Director – Dennis Bartok, Screenplay – Tom Abrams & Dennis Bartok, Producers – Brendan McCarthy & John McDonnell, Photography – James Mather, Music – Abe Fenton, Tim Slade & David Yeoman, Visual Effects Supervisor – Eli Dorsey, Visual Effects – Fantastic Films Digital Productions, Makeup & Prosthetic Designer – Steph Smith, Production Design – Til Frohlich. Production Company – Fantastic Films.
Shauna MacDonald (Dana Milgrom), Ross Noble (Trevor Helms), Steve Wall (Steve Milgrom), Leah McNamara (Gemma Milgrom), Richard Foster-King (Eric Nilsson/Nails), Charlotte Bradley (Elizabeth Leaming), Robert O’Mahoney (Dr Ron Stengel), Mureann D’Arcy (Ashley)
In Dublin, Dana Milgrom is out for her morning jog when she is hit by a car. She is placed in the Hopewell Rehabilitation Hospital attached to a ventilator as she slowly recovers. There she comes to believe that someone is entering her room at night. The staff say that none of them did and point out that all the other patients are bedridden. Dana’s husband is equally disbelieving but installs security cameras in the room. However, these reveal nothing there even as Dana says she is being attacked. She comes to believe that the ghostly entity is Eric Nilsson, a former patient who killed multiple children and was nicknamed Nails for clipping their fingernails as trophies.
Nails was a directorial debut for US filmmaker Dennis Bartok. Bartok’s previous film was as writer and producer of the multi-director anthology Trapped Ashes (2006).
Nails is a variant on the hospital horror film. We have had several films in this vein before from works like Coma (1978) and Extreme Measures (1996) featuring sinister conspiracies at a hospital to Lars von Trier’s darkly funny The Kingdom (1994) and more outrightly horrific happenings in the likes of Anatomie (2000), Sublime (2007), Autopsy (2008), A Cure for Wellness (2016), Fractured (2019) and Yummy (2019). (For a more detailed overview see Medical Horrors).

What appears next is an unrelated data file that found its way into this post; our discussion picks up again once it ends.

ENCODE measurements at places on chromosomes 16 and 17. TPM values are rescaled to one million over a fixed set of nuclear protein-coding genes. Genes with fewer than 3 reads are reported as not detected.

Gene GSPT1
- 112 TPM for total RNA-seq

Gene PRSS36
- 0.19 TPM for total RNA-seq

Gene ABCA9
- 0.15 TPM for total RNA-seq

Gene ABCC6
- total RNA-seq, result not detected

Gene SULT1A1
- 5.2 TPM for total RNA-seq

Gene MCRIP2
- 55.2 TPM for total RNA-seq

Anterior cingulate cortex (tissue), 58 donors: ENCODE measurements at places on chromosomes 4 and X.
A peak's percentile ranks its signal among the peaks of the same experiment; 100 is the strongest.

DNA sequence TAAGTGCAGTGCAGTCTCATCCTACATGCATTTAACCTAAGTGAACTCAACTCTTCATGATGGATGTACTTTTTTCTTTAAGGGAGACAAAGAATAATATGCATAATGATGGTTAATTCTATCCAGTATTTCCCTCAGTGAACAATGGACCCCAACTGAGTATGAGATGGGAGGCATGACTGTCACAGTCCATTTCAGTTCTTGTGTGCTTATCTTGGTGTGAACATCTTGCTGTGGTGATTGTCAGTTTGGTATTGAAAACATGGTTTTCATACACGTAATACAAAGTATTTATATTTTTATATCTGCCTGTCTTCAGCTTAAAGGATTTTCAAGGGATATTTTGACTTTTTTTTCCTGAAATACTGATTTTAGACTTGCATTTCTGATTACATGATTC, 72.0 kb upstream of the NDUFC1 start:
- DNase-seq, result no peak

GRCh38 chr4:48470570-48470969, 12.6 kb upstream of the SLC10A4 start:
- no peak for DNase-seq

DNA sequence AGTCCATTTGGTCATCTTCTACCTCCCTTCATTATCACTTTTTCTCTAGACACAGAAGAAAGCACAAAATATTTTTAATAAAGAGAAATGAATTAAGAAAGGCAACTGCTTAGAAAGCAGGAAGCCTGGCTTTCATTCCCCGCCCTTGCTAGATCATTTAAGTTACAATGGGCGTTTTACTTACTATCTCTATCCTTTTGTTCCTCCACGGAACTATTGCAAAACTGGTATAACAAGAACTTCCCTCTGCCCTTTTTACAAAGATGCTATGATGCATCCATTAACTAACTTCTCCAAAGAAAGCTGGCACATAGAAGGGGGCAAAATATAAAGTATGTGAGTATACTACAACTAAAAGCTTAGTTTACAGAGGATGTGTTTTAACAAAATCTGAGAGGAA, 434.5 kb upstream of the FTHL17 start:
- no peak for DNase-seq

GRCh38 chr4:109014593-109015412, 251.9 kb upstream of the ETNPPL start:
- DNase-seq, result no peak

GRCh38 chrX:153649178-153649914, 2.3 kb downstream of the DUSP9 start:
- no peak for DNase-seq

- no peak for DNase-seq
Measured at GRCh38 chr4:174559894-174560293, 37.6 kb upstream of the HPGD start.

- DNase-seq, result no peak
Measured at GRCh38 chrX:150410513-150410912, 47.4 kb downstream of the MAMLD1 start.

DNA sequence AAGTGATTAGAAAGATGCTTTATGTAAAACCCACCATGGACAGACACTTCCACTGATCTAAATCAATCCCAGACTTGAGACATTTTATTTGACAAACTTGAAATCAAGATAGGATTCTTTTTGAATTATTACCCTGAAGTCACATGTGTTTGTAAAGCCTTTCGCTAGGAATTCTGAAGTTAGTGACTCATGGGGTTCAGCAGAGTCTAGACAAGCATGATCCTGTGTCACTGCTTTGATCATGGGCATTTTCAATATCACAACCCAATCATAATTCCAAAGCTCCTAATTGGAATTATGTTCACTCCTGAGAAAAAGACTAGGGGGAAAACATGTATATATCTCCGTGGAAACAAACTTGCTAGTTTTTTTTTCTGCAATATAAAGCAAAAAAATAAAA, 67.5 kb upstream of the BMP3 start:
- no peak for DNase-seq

The unique variation that Nails offers is not so much the routine haunting plot but that heroine Shauna MacDonald remains confined to her bed for the entire film without moving from there at the same as dealing with the malevolent ghost, the disbelief by her husband and the doctors etc. I kept being reminded of the Stephen King novel Gerald’s Game (1992) and the Mike Flanagan film version Gerald’s Game (2017) with its heroine imprisoned to a bed – in particular, the appearances of Nails reminds of the scenes with the uncanny character of the Space Cowboy appearing in the room.
Dennis Bartok creates some reasonable eeriness and jumps. I particularly liked a scene where Shauna MacDonald is looking at a video clip where a person is talking about something called The Grey Ghost and then suddenly sees the ghost looking out at her from the video. There is another eerie video effect later in the show where Ross Noble is in his basement room and sees an empty hole in the wall behind him while on his laptop monitor screen he sees the ghost emerging from the hole. The latter sections of the show tends to kill the modest effectiveness of the mood by wrapping everything up in a big drama and having pop-up scares and deaths all over the place.